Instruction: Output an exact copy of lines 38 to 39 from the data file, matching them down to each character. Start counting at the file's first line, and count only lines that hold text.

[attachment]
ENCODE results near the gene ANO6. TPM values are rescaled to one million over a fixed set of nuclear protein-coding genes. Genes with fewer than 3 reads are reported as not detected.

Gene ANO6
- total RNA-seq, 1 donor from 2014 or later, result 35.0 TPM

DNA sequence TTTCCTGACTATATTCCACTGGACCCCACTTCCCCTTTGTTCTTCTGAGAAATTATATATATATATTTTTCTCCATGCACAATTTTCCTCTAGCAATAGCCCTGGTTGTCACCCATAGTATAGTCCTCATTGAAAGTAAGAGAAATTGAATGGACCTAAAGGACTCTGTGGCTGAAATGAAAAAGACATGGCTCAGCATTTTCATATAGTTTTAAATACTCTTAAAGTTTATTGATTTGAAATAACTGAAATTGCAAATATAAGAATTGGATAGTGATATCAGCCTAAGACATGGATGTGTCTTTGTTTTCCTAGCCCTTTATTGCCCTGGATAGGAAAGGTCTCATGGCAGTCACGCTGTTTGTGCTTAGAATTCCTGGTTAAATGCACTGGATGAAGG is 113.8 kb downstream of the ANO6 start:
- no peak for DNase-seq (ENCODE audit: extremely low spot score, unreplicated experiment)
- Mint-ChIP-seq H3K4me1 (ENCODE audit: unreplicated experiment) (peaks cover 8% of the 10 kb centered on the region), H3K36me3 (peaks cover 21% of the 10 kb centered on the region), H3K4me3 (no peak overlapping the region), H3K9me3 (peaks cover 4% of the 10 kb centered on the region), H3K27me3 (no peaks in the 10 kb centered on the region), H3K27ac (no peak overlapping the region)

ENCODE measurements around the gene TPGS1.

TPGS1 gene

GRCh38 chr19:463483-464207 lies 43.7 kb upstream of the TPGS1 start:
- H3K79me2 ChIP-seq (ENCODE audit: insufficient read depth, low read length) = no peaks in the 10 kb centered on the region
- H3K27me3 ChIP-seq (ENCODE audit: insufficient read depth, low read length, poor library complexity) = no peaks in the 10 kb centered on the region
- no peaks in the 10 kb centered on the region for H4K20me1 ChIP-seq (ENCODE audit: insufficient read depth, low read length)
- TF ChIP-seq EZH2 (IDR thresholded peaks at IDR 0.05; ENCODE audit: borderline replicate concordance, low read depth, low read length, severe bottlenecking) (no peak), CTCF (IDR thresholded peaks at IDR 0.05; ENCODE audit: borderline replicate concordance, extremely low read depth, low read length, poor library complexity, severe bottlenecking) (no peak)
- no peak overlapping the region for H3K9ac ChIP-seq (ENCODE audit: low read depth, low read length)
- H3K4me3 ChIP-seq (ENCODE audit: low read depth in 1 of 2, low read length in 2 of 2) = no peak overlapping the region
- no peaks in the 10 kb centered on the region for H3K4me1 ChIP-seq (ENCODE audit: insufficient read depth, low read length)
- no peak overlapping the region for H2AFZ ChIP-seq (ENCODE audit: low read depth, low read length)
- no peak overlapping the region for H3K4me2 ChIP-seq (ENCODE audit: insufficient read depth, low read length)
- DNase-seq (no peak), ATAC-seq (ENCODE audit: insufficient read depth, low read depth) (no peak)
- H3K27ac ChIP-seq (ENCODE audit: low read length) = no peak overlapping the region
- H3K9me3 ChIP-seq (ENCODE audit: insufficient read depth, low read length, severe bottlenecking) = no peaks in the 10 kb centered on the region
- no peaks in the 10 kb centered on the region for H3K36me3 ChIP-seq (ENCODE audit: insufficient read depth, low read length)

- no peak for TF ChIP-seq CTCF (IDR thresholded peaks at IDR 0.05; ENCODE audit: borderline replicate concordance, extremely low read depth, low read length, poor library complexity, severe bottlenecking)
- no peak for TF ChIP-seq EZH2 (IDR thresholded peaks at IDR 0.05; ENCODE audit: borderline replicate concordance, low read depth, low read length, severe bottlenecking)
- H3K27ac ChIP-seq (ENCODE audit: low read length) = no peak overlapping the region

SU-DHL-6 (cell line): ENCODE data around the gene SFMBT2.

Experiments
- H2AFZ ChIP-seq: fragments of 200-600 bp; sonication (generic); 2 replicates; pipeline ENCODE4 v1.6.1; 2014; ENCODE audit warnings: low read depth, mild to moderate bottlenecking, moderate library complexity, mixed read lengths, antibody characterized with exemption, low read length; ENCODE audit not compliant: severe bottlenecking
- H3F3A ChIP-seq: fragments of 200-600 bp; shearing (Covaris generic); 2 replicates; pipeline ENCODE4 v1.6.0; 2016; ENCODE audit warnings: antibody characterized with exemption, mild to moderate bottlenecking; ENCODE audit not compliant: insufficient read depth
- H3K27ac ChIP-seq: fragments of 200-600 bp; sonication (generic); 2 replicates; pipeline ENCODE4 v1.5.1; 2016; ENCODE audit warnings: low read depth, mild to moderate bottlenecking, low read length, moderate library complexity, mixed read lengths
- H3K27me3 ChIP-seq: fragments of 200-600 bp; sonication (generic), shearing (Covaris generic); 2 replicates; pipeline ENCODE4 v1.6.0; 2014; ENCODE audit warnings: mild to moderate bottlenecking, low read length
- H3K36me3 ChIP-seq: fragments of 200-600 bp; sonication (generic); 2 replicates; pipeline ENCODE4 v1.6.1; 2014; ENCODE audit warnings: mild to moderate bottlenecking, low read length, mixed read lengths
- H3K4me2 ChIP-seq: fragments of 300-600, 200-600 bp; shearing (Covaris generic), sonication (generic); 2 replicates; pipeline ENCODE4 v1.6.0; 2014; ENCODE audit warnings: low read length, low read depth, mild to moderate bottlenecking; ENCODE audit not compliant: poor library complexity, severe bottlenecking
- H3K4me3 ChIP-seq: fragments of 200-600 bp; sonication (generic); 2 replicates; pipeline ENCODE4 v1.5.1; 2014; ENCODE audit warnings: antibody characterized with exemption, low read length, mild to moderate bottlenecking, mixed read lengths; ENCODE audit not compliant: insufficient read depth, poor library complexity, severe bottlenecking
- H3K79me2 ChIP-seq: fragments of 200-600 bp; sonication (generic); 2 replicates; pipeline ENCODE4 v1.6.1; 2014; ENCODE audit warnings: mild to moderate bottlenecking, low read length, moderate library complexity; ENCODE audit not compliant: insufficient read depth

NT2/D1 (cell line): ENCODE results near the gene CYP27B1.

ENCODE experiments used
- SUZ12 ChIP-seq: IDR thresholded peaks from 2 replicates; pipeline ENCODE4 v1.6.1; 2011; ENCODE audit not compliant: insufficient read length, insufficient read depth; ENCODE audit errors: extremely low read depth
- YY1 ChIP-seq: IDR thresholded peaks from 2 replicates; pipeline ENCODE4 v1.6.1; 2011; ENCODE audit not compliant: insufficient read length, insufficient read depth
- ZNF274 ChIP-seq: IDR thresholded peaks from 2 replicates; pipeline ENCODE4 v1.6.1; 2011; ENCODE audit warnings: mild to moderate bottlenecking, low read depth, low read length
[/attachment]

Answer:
- SUZ12 ChIP-seq: IDR thresholded peaks from 2 replicates; pipeline ENCODE4 v1.6.1; 2011; ENCODE audit not compliant: insufficient read length, insufficient read depth; ENCODE audit errors: extremely low read depth
- YY1 ChIP-seq: IDR thresholded peaks from 2 replicates; pipeline ENCODE4 v1.6.1; 2011; ENCODE audit not compliant: insufficient read length, insufficient read depth